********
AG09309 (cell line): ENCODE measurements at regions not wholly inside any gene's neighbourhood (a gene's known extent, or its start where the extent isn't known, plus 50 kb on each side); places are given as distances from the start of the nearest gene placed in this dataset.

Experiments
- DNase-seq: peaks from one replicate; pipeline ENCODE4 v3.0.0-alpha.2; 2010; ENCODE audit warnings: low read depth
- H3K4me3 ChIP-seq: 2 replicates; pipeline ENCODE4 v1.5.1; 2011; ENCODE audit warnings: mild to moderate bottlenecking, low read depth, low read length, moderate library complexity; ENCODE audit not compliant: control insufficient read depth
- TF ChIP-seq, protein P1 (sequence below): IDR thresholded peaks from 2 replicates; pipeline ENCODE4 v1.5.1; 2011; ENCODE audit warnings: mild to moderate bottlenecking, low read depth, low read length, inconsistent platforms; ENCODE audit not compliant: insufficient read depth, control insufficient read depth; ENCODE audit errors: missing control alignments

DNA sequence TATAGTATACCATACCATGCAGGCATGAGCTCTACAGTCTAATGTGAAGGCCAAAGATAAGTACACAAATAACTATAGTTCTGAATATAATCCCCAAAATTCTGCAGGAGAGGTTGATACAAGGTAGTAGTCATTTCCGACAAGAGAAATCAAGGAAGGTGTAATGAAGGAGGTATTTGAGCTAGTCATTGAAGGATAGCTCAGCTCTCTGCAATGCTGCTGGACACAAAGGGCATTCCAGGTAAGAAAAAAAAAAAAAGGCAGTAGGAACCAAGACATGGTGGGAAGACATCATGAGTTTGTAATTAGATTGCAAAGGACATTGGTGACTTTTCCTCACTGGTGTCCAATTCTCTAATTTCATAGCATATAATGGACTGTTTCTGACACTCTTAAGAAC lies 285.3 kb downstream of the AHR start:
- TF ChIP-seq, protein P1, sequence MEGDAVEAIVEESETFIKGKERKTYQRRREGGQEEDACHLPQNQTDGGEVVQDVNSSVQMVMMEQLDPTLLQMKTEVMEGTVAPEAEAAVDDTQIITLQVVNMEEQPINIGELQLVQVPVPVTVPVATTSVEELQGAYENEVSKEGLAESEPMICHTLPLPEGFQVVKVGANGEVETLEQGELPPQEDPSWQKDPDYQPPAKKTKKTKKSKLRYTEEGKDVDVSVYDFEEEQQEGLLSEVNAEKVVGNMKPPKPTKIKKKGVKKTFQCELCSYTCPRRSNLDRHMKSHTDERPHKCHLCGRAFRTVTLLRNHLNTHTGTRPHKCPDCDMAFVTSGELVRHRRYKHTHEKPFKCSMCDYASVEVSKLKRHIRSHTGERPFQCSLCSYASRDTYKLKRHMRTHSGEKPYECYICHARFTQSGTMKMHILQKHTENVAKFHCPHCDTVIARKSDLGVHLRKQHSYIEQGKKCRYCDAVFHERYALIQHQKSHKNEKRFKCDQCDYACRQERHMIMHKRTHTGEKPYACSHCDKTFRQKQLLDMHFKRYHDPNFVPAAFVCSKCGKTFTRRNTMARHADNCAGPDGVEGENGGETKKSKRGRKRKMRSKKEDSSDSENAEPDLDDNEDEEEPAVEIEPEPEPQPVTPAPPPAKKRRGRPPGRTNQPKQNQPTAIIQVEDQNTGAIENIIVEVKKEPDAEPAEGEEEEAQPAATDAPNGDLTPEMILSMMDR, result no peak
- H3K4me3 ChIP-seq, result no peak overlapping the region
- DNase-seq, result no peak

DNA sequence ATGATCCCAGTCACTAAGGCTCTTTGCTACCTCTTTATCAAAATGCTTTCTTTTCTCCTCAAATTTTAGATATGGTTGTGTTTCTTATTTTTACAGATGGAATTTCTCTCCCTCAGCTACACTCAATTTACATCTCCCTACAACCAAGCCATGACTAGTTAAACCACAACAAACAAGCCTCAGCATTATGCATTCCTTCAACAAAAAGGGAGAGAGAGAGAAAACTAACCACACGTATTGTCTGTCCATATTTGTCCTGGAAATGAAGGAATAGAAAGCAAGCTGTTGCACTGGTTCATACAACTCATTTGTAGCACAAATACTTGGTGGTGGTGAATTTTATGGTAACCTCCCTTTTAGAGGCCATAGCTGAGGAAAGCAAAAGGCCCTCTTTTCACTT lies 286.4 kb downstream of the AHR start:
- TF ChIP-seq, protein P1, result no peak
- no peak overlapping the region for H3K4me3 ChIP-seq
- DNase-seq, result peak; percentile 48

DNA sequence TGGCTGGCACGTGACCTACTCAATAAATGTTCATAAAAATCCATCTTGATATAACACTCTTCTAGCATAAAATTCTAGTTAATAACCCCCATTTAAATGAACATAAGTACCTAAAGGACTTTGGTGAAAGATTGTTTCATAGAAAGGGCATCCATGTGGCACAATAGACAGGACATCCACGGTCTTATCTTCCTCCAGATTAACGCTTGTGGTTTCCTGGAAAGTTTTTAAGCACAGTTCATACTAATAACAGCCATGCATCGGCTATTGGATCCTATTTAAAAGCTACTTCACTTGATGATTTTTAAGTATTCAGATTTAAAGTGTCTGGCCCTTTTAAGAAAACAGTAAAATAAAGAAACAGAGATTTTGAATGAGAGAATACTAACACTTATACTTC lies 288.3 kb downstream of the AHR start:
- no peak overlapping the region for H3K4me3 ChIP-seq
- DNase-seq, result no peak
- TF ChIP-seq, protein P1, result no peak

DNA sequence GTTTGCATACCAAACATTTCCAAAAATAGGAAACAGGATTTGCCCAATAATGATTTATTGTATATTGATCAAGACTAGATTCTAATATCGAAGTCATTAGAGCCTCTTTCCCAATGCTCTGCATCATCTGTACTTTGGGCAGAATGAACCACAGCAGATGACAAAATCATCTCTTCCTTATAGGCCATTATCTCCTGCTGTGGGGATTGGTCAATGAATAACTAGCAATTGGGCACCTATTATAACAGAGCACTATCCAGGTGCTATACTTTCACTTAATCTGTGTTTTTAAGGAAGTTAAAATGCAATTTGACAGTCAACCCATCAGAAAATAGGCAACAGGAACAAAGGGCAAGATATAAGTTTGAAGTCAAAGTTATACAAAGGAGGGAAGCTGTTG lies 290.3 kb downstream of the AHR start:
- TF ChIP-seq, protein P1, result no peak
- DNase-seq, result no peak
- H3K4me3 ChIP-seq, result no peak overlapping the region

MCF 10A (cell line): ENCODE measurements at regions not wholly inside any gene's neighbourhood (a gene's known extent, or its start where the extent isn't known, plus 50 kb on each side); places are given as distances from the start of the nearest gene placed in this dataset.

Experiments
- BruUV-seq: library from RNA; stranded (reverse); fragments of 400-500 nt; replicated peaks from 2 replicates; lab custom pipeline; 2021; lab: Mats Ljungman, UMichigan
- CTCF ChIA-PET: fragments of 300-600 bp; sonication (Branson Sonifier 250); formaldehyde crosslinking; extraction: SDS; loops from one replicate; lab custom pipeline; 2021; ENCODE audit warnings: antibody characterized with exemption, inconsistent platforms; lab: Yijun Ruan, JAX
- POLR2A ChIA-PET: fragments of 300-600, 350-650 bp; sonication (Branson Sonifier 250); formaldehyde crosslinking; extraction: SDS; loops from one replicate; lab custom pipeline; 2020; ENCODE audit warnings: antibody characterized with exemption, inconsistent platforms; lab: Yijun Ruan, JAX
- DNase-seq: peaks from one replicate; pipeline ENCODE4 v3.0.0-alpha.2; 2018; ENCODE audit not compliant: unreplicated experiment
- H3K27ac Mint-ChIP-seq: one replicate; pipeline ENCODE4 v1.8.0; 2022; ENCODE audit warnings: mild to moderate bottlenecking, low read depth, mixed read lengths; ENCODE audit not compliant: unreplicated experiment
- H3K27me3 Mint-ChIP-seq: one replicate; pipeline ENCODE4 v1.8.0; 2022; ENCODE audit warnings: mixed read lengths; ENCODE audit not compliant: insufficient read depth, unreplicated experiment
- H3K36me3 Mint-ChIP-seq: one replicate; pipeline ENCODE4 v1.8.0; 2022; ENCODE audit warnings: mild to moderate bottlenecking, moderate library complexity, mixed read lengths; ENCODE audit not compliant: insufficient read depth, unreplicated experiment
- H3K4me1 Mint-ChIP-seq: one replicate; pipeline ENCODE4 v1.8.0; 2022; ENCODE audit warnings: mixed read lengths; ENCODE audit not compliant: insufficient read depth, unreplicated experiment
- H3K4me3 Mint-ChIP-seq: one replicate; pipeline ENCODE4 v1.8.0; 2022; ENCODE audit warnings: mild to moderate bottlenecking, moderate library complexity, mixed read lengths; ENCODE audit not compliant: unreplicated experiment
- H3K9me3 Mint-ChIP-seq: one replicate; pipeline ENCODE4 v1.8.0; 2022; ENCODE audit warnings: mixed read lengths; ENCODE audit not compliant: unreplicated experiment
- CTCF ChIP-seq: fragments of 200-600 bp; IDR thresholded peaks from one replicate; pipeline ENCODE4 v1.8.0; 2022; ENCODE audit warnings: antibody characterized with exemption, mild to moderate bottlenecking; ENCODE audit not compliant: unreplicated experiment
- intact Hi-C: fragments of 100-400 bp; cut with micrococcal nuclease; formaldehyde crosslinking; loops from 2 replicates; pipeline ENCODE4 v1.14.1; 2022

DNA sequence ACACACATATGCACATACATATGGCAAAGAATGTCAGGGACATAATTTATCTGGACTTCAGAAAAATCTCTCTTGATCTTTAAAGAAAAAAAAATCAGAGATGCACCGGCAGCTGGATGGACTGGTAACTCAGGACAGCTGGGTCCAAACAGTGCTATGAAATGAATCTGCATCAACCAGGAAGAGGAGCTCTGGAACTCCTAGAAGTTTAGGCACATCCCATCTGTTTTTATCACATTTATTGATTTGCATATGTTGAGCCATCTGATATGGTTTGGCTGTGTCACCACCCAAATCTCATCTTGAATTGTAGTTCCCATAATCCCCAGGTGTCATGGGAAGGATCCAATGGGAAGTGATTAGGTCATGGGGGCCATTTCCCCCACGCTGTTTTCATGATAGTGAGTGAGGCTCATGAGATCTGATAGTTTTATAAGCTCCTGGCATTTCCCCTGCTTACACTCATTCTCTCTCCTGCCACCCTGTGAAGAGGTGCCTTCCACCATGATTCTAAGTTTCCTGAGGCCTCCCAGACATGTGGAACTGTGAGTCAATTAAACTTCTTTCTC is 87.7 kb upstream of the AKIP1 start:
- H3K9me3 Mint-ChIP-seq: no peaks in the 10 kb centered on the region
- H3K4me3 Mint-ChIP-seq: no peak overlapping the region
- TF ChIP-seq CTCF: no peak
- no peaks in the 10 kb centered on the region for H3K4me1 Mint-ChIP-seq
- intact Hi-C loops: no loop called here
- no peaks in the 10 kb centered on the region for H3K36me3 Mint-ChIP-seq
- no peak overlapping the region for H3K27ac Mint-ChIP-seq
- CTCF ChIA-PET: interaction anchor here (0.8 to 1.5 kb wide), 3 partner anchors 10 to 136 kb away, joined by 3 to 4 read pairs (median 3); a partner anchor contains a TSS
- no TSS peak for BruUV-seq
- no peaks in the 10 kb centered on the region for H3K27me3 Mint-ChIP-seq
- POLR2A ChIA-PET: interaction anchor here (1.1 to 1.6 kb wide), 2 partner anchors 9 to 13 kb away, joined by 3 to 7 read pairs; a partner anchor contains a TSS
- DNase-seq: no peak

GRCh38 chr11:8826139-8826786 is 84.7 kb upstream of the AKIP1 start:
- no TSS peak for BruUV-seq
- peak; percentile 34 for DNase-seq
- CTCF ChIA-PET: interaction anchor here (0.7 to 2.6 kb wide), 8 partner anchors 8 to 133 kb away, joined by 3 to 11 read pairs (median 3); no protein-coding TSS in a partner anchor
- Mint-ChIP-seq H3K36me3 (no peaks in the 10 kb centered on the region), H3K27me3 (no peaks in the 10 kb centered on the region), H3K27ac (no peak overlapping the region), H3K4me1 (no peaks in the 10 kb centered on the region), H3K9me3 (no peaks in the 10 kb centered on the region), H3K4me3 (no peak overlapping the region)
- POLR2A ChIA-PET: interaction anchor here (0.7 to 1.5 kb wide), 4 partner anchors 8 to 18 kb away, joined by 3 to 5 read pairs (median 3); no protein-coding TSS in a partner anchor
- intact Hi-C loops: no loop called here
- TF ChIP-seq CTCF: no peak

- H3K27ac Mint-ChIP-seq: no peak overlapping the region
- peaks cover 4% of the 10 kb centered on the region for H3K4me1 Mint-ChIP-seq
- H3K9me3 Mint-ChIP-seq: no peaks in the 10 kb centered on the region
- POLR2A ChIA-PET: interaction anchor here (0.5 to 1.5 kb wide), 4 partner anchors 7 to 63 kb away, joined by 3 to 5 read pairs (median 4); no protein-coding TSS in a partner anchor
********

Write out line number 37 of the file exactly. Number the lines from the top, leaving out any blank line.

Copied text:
- H3K9me3 Mint-ChIP-seq: no peaks in the 10 kb centered on the region